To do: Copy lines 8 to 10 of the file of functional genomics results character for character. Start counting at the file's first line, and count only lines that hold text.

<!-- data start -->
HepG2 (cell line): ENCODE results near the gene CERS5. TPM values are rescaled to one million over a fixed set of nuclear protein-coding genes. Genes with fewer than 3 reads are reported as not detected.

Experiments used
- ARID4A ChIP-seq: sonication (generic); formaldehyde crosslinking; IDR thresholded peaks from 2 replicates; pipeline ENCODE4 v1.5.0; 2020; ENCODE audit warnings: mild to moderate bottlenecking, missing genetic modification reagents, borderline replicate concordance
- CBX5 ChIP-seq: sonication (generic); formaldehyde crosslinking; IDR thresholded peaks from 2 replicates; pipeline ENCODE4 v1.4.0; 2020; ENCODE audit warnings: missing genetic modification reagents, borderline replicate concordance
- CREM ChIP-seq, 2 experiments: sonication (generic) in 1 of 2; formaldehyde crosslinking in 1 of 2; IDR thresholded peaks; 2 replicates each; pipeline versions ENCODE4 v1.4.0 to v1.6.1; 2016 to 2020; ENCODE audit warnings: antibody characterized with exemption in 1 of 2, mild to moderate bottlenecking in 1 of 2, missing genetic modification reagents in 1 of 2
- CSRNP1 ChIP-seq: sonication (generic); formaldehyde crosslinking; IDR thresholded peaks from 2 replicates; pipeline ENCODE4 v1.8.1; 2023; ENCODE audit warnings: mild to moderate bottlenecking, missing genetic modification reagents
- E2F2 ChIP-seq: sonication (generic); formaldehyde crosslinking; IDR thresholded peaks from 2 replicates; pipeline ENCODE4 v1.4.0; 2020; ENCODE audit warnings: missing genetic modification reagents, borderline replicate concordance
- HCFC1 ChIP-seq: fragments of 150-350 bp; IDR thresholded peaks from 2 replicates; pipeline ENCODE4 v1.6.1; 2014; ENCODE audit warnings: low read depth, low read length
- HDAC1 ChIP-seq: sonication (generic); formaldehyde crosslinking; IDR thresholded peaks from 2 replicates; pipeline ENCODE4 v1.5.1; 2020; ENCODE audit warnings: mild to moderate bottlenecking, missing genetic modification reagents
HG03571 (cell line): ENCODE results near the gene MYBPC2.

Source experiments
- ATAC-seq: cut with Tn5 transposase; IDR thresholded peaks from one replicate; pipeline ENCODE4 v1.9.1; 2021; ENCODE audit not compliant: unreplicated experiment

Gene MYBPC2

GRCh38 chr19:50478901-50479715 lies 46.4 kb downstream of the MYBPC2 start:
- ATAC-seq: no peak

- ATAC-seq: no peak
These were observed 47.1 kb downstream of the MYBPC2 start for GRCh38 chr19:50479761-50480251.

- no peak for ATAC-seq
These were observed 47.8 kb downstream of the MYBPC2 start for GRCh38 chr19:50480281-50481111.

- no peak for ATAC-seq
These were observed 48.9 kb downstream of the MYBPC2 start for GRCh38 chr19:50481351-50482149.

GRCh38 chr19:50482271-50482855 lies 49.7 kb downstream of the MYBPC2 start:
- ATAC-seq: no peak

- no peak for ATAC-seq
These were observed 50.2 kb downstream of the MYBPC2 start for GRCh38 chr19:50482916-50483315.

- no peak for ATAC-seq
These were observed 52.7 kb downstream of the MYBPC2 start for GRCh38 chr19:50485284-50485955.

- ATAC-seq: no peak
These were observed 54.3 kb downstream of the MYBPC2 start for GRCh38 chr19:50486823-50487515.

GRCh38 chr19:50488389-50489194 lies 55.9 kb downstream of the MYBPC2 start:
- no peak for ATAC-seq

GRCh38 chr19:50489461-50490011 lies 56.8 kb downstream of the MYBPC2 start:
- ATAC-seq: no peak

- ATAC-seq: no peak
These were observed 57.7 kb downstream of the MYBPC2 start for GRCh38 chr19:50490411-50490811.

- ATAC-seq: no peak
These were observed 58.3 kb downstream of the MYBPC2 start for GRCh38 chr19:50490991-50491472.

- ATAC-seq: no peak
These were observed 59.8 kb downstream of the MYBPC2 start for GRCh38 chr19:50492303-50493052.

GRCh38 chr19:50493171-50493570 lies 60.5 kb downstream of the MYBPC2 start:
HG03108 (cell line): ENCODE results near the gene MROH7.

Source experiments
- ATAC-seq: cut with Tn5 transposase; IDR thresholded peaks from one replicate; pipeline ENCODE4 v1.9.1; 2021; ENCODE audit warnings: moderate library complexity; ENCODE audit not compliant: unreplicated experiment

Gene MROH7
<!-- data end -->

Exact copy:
- HCFC1 ChIP-seq: fragments of 150-350 bp; IDR thresholded peaks from 2 replicates; pipeline ENCODE4 v1.6.1; 2014; ENCODE audit warnings: low read depth, low read length
- HDAC1 ChIP-seq: sonication (generic); formaldehyde crosslinking; IDR thresholded peaks from 2 replicates; pipeline ENCODE4 v1.5.1; 2020; ENCODE audit warnings: mild to moderate bottlenecking, missing genetic modification reagents
HG03571 (cell line): ENCODE results near the gene MYBPC2.